LUCKNOW: While addressing a public rally at Badaut in Baghpat seeking votes for son Jayant Chaudhury, Rashtriya Lok Dal chief Chaudhury Ajit Singh minces no words in attacking PM Narendra Modi. Taking a jibe, ‘Chhote Chaudhury’ as Ajit Singh is affectionately known among his people, claims that had the PM gone to Sri Lanka, he would have grabbed the credit for killing demon king Ravana, to an applauding crowd recently.
Elation in RLD is palpable and confidence, attained by piggybacking SP-BSP alliance, is exuberating but the stakes for the father-son duo are much high in ensuing battle of their survival.
RLD used to be a force to reckon with in western UP once. But the winds of temple movement swayed its traditional Jat votes towards the BJP. The gradual transition of Jats towards the saffron movement was such that it pushed the ‘kisan’ party, to the margins of UP politics.
“The political decisions by Ajit Singh over the years and his image of being a ‘perennial turncoat’ also played a distinctive role in the decline of his party in his own stronghold,” says a senior political scientist AK Mishra.
The decline has been such that the party which had won five of seven seats it had contested in alliance with the BJP in 2009, failed to even open its account despite fighting on eight seats as part of UPA in 2014. However, it was not alone RLD which was decimated under sweeping Modi wave, even Congress and BSP also met the same fate. SP could win just five seats of first family.
In the given scenario, joining SP-BSP alliance was the only ray of hope for the diminished RLD. “The issue of survival and protecting its pocket boroughs was so crucial for the RLD that it had to climb down to just three constituencies – Muzaffarnagar, Baghpat and Mathura – while negotiating seats in the Gathbandhan,” says senior political observer JP Shukla.
The biggest challenge before the RLD is not only to win the seat of its quota but also transfer its vote bank – Jats and Muslims-- to SP and BSP candidates across west UP.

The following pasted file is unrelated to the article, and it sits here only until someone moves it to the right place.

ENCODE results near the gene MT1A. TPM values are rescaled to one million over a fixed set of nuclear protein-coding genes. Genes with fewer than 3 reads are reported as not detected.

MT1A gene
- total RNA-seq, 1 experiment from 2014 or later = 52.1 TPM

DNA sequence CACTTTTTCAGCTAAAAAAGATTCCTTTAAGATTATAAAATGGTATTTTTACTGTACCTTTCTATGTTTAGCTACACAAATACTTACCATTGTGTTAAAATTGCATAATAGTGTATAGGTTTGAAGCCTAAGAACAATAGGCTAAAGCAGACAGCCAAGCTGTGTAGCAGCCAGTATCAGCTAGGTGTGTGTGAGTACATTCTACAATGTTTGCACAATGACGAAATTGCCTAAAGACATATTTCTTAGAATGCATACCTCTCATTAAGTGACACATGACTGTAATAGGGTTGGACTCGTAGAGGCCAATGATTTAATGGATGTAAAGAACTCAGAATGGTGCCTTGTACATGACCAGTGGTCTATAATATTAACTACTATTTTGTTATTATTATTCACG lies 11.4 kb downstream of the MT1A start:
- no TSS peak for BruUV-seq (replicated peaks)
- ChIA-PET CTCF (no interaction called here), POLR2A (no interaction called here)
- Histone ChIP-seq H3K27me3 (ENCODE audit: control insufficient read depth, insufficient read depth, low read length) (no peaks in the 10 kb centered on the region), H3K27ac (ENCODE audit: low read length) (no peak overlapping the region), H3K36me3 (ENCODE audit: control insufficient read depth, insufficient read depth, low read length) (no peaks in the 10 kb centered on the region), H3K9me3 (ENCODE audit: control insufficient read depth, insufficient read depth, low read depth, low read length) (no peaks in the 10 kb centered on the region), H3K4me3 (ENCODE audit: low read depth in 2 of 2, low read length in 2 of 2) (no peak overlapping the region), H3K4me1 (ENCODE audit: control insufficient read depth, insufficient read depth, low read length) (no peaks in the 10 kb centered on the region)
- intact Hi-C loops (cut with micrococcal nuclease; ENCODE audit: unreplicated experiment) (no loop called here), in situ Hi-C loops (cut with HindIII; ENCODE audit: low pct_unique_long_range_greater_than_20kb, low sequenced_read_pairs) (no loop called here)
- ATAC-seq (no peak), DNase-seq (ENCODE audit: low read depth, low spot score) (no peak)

RLD chief Ajit Singh and his son Jayant Chaudhary’s decision to contest from Muzaffarnagar and Bagpat constituencies was the only strategic option left for the duo. In 2014, both the leaders had lost their strongholds -- Baghpat and Mathura -- to BJP.
“Ajit Singh has shifted to Muzaffarnagar from Baghpat expecting consolidation of Jat-Muslim votes which were divided after 2013 communal flare-up. The Jat-Muslim disharmony had benefitted the BJP Muzaffarnagar in 2014 and Sanjeev Balyan emerged victorious,” says JP Shukla.
But what gave Ajit Singh the confidence to change his constituency which he has represented in Lok Sabah six times since 1989 except 1998 and 2014?
“The results of Kairana bypoll in 2018 strengthened his confidence and pushed him to give another try to RLD revival,” says Mishra.
Similarly, Jayant Chaudhury who was drubbed by BJP’s Hema Malini in Mathura in 2014 has shifted to save his father’s legacy in Baghpat. While Mathura, which has a bigger chunk of jat voters than Baghpat, is left to Kunwar Narendra Singh against Hema Malini again. Singh was once an MLA from Laksar assembly constituency in 1985. Even his elder brother Manvendra Singh is supporting the BJP.
The stakes for RLD are high but if caste arithmetic works in this election, the grand SP-BSP-RLD alliance will have the potential to present a formidable challenge to the BJP in UP 2022.